Murals Adorn Makkah, Depicting Saudi Heritage And Culture For Pilgrims

Last Updated on 5 months by newseditor

On the path leading to the Grand Mosque, the longest calligraphic mural in the world is displayed in an effort to further enhance the beauty of the holy city of Makkah. Artist Amal Felemban, who designed the mural, told Arab News that it was crucial to preserve and promote the age-old practice, as it connects the past and the present by depicting traditional and contemporary elements of Saudi culture and art.

Murals: Saudi Heritage And Culture

Artist Amal Felemban’s 75-meter mural is part of a larger project run by local authorities to improve the city’s aesthetics and depict Saudi heritage and culture for pilgrims.

Felemban said that in the modern era, murals and sculptures reflect the city’s true spirit, as well as brightening up the streets and covering some of the ugliness of the gray buildings. She claims that her mural, which is unlike the other murals in the vicinity of major mosques, tells the story of the urban heritage in the holy capital because it is a beautiful echo of this authentic Hijazi art. Rather than being letters or poems, they were motivated by the real city life in this country.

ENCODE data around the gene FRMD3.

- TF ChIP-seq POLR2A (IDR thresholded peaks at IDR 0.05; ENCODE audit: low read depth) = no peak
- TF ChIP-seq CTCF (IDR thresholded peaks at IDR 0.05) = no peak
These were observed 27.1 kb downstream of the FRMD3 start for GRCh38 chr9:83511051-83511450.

She iterated that many pilgrims to Saudi Arabia and their cultural and civilized heritage do not have a complete picture of either. That is why displaying these aspects of their heritage through art and architecture is essential. Felemban further highlighted that all Saudi regional governments should pay special attention to this type of art because it exemplifies Saudi culture and draws more visitors. Simply put, their dearly cherished Kingdom will be visited by millions of people worldwide, necessitating an accurate display of their history and culture.

According to artist Badr Al-Sulaimani, the murals and sculptures in the holy city fill the hearts of pilgrims from all over the world with joy and pleasure. He went on to say that by participating in these events, they were able to bring a historical perspective to contemporary art and bring attention to many talented artists from inside and outside the Kingdom.

This, in his view, demonstrates the necessity of making use of the arts and fostering an appealing artistic environment through the application of all methods that help to dose the public with culture and the arts.

The city of Makkah hosts annual competitions for mural painting and Arabic calligraphy, which it praises as “one of the most significant written and visual arts” connected to the Holy Quran. In addition, students from Umm Al-Qura University’s Department of Visual Arts are pitching in to help revitalize the area around the city’s universities.


King Abdul Aziz Street, the main thoroughfare leading to the Grand Mosque, now features the world’s longest calligraphic mural, courtesy of the Municipality of Makkah. Murals, as artist Amal Felemban pointed out, are among the oldest ways of showcasing a community’s culture and heritage to tourists and pilgrims.

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